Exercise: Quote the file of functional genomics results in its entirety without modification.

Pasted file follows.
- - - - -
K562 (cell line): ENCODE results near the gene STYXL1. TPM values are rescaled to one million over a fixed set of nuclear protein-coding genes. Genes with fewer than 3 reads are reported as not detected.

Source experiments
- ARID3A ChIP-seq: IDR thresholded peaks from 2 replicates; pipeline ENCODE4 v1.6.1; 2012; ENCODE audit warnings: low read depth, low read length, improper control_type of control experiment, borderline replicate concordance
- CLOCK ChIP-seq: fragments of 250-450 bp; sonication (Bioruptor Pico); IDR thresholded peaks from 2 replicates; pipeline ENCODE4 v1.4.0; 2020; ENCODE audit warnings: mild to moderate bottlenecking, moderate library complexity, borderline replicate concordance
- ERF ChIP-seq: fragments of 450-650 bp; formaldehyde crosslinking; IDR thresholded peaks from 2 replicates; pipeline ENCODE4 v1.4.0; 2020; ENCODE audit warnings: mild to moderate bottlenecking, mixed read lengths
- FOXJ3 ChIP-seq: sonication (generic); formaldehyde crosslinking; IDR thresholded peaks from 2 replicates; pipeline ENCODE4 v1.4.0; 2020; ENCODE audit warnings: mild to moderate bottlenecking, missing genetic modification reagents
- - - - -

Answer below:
K562 (cell line): ENCODE results near the gene STYXL1. TPM values are rescaled to one million over a fixed set of nuclear protein-coding genes. Genes with fewer than 3 reads are reported as not detected.

Source experiments
- ARID3A ChIP-seq: IDR thresholded peaks from 2 replicates; pipeline ENCODE4 v1.6.1; 2012; ENCODE audit warnings: low read depth, low read length, improper control_type of control experiment, borderline replicate concordance
- CLOCK ChIP-seq: fragments of 250-450 bp; sonication (Bioruptor Pico); IDR thresholded peaks from 2 replicates; pipeline ENCODE4 v1.4.0; 2020; ENCODE audit warnings: mild to moderate bottlenecking, moderate library complexity, borderline replicate concordance
- ERF ChIP-seq: fragments of 450-650 bp; formaldehyde crosslinking; IDR thresholded peaks from 2 replicates; pipeline ENCODE4 v1.4.0; 2020; ENCODE audit warnings: mild to moderate bottlenecking, mixed read lengths
- FOXJ3 ChIP-seq: sonication (generic); formaldehyde crosslinking; IDR thresholded peaks from 2 replicates; pipeline ENCODE4 v1.4.0; 2020; ENCODE audit warnings: mild to moderate bottlenecking, missing genetic modification reagents